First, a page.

The defence ministry said: “Defence actions have been intensified in the northern border region of the country, promoting a greater military presence.”
At the same time, analysts question whether Venezuela will genuinely seek to annex the territory. They argue the referendum exercise is aimed at bolstering Maduro’s domestic support ahead of elections that Venezuela agreed to hold in exchange for relief from debilitating sanctions imposed by the US.
“Political calculations are driving Maduro to escalate tensions in an attempt to stir up nationalist sentiment, but those same political calculations also limit his military options,” said Theodore Kahn, director for the Andean region at the consultancy Control Risks.
“An actual invasion would shut the door to further negotiations with the US and force the Biden administration to reimpose oil sector sanctions.”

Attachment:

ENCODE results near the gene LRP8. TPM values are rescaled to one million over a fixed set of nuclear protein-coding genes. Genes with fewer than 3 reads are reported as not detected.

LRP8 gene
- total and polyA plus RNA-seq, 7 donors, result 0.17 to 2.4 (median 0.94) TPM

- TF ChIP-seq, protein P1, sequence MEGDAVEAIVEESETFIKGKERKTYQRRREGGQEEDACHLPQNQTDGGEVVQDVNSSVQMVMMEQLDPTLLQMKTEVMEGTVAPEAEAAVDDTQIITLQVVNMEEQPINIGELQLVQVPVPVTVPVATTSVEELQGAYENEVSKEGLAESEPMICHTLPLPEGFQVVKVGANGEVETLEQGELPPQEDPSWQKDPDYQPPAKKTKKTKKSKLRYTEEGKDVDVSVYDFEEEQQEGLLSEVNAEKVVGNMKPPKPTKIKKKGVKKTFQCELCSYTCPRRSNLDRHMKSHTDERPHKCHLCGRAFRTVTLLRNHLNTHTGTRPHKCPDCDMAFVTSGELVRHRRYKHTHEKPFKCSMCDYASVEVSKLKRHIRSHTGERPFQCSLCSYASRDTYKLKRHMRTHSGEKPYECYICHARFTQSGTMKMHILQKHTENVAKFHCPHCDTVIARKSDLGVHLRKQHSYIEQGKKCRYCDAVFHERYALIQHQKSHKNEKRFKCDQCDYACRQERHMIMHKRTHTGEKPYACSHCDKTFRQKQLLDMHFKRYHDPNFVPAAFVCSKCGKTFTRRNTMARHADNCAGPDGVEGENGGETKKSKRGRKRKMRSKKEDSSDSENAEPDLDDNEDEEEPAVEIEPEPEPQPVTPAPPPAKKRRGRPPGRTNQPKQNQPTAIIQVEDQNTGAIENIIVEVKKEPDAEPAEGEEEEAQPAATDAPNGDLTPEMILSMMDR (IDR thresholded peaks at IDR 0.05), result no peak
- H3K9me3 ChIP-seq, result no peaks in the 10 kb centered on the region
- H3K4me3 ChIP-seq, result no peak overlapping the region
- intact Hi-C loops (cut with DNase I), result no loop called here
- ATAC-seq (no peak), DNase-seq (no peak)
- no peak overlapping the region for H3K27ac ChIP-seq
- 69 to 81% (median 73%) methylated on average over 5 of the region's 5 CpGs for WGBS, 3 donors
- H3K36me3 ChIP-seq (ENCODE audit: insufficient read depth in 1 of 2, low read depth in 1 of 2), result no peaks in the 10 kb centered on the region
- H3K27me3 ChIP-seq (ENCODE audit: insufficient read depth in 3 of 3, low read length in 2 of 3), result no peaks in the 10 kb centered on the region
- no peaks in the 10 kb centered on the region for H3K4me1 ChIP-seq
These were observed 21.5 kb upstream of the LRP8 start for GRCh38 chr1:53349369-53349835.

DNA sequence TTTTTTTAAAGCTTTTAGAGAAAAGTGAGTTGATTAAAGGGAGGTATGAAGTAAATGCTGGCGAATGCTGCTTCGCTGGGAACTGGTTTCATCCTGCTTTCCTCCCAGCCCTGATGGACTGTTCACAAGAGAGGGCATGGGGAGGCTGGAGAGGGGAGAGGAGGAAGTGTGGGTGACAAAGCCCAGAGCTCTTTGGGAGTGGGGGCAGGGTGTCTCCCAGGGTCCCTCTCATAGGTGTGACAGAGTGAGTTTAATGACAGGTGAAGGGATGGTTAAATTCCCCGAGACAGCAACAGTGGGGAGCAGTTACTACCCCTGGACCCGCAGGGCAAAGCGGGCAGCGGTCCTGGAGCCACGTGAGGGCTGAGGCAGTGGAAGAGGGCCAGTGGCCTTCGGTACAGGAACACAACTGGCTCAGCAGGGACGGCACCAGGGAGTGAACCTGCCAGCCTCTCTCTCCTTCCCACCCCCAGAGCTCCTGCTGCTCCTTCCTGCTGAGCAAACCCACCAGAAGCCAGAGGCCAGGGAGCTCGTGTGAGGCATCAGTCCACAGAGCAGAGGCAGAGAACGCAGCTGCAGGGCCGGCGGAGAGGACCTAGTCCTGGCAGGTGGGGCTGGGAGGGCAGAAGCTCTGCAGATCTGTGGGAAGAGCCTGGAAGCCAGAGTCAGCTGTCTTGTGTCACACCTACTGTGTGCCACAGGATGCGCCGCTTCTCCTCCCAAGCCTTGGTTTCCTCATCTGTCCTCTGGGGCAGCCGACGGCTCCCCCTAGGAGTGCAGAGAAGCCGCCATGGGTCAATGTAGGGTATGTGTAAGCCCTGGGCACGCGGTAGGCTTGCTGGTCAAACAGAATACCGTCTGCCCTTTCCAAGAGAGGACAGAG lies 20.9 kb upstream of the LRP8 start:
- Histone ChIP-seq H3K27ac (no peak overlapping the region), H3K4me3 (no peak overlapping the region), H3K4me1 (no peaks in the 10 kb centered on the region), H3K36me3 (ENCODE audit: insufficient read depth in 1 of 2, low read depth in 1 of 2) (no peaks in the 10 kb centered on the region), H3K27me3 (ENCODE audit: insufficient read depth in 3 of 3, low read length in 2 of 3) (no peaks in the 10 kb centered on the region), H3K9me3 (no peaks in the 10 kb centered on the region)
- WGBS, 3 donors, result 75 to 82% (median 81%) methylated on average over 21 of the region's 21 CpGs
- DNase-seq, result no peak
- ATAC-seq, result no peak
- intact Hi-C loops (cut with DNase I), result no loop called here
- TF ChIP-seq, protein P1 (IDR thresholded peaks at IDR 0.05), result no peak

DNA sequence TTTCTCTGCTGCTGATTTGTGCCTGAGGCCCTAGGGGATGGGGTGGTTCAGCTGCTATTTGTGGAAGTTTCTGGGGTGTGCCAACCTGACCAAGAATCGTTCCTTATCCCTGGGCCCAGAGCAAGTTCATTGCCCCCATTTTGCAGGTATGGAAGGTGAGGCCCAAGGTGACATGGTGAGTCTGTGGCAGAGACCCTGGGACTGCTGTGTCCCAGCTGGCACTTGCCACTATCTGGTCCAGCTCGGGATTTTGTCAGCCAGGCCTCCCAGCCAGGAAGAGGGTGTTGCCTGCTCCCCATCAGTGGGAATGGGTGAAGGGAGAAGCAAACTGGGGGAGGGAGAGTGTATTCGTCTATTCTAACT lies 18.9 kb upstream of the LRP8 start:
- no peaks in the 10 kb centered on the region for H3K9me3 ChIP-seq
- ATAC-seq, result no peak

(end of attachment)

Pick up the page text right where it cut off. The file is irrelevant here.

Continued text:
Maduro needs to mobilise party loyalists to defend two decades of socialist rule during which his party and its predecessors have turned Caracas into an international pariah, shattered its state-run oil industry, fuelled mass emigration, and empowered violent gangs.
Luis Vicente León, who runs Caracas-based research firm Datanálisis, said the government was using the referendum to reduce the perceived impact of a pre-election primary held by the opposition in October despite government disapproval. The primary drew 2.4mn voters to the polls, well above expectations.
“It’s also a test of the government’s capacity to engage its political machinery and mobilise voters,” León said. “Alongside that, it pressures the opposition to take a position on a sensitive subject and gives [Maduro] a potential excuse to declare a state of emergency and avoid the election altogether.”
Maduro, in office since his firebrand predecessor Hugo Chávez died of cancer in 2013, has yet to officially announce his candidacy in the upcoming elections. However, he is widely expected to run despite approval ratings of just 20 per cent, according to Datanálisis, amid an economic and humanitarian crisis.